Has a website ever annoyed you to the point that you’ve quit what you were doing and gone to look somewhere else? Have you ever walked into a shop and been unable to find what you were looking for, taking your custom elsewhere?

These situations happen when businesses don’t understand what their customers need. The good news is that in the online context you can avoid this problem with a technique called CRO …

Ok, sold, but what does CRO stand for?

CRO stands for ‘conversion rate optimisation’. It refers to a set of techniques designed to encourage a website’s visitors to behave in a desired manner.

The changes involved in CRO can vary from the simple to the dramatic. You could find that you need to change the text on a button – or you might end up rewriting an entire section of your site.

Conversion rate optimisation involves using techniques in a controlled and scientific manner. This means that proper use of CRO will always improve the way your website traffic converts.

CRO looks at your site as a whole, rather than as individual elements. This always yields a superior result in the long run.

The average ROI of a CRO tool is 223%

What is a conversion?

In this context, a conversion can be any metric or key performance indicator (KPI) you want it to be. If the aim of a page is to get users to click on a certain button, then this would count as a conversion. If you want people to fill in a form, then that would represent a conversion.

A conversion doesn’t have to be as simple as finalising a sale, either. Often it will be something that puts you on the path towards one.

Why does conversion rate matter?

If you run a business website, then you’ve probably spent some resources on driving traffic to it. You may have used search engine optimisation (SEO) and / or pay-per-click (PPC). So it goes without saying that you’ll want to make the most of all that effort.

This is exactly what CRO does.

This matters. You could raise the number of visitors to your site by 100%, but none of the extra people might end up converting. So you would have achieved very little. CRO solves all that.

In the example below, traffic to a website doubles once we apply SEO. But its conversion rate remains constant – at least until CRO comes along, that is …

Eradicate bottlenecks in your online sales pipeline with CRO.

In fact, CRO can help to bring more visitors to your site in the long run. It’ll give you a more useful site, which users stick to (lower bounce rate),and this will boost your SEO. Then consider the repeat custom you’ll stand to gain once your site becomes better for people to use …

Conversion rate is measurable. While its psychology might sometimes seem outlandish, CRO is a truly scientific discipline. All you have to do to prove the efficacy of a certain technique is to carry out some testing – which is easy to do.

How do you know which parts of your site to change?

Because CRO is measurable, you can hold it to account. It’ll be very obvious if one technique is working better than another. You can then concentrate your efforts in that direction.

But how do you know what to do in the first place? There’s no ‘perfect’ website, so you can’t just follow one set of best practices and expect results. This is where CRO research and your CRO plan come in.

Remember how we said that the ‘conversion’ in conversion rate can be any metric or KPI you choose it to be? Well now is the time to choose which ones to go after first.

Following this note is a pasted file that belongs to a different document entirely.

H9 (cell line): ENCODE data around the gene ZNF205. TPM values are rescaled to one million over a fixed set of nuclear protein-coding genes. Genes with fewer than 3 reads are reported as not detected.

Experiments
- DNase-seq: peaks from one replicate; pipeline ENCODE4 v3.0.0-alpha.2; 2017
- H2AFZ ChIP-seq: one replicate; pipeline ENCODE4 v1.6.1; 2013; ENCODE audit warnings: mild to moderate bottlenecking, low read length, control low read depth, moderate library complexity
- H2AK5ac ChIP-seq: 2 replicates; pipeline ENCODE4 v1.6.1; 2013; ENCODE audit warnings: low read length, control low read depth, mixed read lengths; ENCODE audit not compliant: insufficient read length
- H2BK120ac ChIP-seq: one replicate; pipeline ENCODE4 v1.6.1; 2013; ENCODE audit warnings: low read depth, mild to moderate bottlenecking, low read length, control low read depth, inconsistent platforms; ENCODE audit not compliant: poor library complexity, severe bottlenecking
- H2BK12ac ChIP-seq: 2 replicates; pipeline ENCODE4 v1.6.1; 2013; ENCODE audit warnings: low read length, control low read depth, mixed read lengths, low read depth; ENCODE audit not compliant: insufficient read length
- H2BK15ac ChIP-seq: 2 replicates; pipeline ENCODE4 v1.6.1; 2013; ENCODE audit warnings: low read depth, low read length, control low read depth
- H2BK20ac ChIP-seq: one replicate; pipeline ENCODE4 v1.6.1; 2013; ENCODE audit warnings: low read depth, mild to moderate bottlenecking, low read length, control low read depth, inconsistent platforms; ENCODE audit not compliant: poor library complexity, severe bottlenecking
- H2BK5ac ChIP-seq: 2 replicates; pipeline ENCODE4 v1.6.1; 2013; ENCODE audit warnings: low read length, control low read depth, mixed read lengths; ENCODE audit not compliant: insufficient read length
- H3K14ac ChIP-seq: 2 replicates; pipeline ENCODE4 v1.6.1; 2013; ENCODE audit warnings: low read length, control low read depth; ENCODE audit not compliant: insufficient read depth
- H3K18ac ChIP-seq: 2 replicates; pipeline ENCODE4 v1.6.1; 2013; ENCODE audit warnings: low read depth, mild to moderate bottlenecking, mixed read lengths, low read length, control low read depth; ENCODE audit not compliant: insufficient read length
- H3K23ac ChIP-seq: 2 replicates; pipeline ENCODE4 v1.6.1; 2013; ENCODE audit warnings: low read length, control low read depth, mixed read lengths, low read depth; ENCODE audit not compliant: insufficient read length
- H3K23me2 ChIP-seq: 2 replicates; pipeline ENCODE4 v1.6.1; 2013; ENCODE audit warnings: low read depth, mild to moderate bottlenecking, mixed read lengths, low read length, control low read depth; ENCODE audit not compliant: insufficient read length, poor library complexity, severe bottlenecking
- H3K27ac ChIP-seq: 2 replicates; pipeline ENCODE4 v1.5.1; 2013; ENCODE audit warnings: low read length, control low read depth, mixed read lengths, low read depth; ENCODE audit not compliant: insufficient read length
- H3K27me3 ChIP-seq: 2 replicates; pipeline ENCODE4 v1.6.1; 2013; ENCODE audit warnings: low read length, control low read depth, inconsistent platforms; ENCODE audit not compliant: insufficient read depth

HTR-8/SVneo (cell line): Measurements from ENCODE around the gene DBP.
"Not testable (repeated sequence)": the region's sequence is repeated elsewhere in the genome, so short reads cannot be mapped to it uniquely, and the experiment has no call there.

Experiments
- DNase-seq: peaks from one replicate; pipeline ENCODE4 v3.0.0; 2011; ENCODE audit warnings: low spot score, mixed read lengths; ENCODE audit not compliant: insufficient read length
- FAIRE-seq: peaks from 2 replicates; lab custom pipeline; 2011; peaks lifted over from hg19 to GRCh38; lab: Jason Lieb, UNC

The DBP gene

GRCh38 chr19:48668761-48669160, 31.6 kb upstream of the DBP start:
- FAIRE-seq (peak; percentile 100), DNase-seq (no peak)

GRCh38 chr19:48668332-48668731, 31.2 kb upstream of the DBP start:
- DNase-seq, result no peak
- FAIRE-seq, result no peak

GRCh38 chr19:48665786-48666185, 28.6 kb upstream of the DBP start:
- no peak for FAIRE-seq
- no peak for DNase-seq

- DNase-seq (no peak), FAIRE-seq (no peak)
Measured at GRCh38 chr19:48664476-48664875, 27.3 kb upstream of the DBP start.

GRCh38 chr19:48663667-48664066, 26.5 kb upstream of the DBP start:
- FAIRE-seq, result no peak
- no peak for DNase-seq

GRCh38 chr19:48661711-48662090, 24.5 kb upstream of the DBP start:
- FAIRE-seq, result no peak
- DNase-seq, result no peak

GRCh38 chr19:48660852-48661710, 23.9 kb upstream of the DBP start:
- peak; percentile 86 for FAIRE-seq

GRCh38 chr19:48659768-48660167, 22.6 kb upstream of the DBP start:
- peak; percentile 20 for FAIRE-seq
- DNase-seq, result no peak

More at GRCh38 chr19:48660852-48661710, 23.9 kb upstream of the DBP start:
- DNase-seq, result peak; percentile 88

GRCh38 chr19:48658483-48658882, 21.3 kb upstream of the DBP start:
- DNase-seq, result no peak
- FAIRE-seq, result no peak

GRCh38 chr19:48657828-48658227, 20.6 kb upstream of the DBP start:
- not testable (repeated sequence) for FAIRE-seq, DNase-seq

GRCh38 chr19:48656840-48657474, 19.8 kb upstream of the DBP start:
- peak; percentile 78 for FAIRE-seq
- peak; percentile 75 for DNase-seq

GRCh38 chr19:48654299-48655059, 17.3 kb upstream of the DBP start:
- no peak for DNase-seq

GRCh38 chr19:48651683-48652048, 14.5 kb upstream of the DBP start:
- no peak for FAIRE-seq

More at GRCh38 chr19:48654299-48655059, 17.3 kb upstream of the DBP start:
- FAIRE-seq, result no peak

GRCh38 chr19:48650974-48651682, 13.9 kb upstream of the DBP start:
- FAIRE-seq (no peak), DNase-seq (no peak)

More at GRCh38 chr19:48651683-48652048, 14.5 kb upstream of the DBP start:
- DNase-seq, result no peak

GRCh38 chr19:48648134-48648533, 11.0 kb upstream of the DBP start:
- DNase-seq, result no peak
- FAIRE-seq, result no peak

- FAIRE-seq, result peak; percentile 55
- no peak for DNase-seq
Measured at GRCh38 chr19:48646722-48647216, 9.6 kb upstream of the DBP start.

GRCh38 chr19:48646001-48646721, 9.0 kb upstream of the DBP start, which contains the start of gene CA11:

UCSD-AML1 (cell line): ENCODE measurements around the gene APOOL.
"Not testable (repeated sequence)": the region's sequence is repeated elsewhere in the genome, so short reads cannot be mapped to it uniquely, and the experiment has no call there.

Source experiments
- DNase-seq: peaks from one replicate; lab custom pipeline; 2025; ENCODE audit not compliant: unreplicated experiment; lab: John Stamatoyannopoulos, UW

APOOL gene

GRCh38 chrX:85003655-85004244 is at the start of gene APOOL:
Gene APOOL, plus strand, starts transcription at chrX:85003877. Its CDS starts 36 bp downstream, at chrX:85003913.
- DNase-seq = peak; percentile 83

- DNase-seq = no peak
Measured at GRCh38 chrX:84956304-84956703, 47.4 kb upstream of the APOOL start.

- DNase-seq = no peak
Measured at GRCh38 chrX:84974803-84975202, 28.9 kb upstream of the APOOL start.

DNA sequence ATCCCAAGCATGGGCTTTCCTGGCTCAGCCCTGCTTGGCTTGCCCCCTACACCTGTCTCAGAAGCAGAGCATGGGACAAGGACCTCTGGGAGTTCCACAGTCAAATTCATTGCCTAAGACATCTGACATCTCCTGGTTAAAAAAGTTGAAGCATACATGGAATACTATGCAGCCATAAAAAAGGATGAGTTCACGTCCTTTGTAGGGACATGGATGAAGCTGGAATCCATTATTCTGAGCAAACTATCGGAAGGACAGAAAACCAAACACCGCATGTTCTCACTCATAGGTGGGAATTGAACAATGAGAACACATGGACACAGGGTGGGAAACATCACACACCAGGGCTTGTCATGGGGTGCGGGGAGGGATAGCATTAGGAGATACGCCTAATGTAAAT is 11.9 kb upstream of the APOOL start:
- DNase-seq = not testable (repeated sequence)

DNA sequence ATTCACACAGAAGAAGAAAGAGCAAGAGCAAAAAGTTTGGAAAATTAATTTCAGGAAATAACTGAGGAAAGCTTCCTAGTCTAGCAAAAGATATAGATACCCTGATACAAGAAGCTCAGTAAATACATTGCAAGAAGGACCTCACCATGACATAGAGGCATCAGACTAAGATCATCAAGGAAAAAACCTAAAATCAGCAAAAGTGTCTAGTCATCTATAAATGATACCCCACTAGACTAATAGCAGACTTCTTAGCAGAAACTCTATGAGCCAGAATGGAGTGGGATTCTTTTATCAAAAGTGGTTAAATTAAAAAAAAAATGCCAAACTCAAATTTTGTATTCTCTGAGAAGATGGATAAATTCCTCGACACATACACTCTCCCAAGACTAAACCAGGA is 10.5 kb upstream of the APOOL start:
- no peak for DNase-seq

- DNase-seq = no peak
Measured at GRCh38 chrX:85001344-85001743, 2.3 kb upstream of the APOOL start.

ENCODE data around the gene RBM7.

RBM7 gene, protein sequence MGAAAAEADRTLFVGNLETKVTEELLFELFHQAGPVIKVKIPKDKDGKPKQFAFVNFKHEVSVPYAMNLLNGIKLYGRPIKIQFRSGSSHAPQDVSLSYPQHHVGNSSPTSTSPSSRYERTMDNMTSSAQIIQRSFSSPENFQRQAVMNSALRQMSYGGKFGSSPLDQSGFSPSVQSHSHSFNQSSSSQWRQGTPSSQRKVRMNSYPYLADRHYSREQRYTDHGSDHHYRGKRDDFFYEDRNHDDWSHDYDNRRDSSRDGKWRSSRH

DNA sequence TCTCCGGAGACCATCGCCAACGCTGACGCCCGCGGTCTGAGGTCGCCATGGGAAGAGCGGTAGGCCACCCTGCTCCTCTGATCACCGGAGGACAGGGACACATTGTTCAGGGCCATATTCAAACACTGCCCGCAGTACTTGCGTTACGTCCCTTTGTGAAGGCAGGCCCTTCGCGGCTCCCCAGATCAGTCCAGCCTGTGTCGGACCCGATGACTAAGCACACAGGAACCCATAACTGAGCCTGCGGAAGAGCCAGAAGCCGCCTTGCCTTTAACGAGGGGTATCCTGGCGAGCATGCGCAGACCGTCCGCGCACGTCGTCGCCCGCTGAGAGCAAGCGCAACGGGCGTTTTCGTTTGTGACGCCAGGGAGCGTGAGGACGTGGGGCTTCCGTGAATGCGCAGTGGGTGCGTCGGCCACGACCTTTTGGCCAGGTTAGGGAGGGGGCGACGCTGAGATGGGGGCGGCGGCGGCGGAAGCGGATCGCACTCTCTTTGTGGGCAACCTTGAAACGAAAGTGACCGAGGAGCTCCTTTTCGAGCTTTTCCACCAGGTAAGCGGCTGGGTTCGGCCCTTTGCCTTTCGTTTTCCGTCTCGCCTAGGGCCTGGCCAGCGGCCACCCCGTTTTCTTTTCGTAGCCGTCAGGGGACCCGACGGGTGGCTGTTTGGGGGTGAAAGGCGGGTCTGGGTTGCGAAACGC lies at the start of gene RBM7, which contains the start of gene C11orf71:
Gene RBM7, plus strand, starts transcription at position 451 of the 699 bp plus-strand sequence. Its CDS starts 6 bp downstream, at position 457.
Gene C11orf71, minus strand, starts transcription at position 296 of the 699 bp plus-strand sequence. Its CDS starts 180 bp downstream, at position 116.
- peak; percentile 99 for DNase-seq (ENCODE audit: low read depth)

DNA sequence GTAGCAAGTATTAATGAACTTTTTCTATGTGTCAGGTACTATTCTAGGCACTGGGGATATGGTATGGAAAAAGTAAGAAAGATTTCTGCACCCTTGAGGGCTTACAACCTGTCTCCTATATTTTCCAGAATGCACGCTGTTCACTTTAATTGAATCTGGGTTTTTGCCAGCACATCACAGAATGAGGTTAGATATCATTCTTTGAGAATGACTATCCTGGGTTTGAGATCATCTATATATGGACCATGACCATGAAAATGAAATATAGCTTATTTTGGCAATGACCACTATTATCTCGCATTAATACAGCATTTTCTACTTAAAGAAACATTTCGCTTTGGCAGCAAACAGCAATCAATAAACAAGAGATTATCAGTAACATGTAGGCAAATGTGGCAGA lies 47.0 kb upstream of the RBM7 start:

The important thing is to be scientific about this. Don’t select one conversion over another just because you think you can improve it more easily …

While one conversion might be easy, another could potentially be more valuable. In this case, your efforts would be better spent improving that channel. Low-hanging fruit is not always the best way forward.

As an example, say you run a recruitment business. You carry out research on your site and determine a logical course of action for CRO. This is to try and increase the number of candidate signups within a certain job discipline. Once you’ve defined this as what you need to do, then you can begin to piece together the best way to achieve it.

CRO doesn’t look at actually getting people onto your site – because that’s the job of other disciplines (like SEO). CRO is about removing barriers to conversion. It aims to eradicate any friction that a user might experience.

Returning to our example, it would be easy to generate a CRO question from the research carried out. This would be: ‘why don’t more candidates sign up for job role X after they arrive at our website?

Conclusion: CRO is the solution to making more from your site

In this article we’ve shown that CRO is the smart way forward if you’re looking to turn web traffic into customers. Well-conceived, scientific CRO means that you can’t go wrong.

No website is perfect. Whatever level you’re at, CRO will improve the way you do business online.

By finding the real sticking points in your sales process, you can target them. CRO gives you the tools not only to identify friction, but also to tackle it.

The next two articles in this series turn things up a notch and look at exactly how you can do this. They look at CRO planning and how to find the best CRO changes to make.

We’ll show you:

  • How you can find the right method to make people click that button or fill out that form.
  • How good web design can lead your customers to make the right decisions.
  • Copywriting techniques to bring people round to your way of thinking.
  • How to use landing pages to create a foolproof sales funnel for your product or service.

What do you find to be the biggest challenge when trying to get customers to convert on your site? Let us know in the comments section below:


Author Matt

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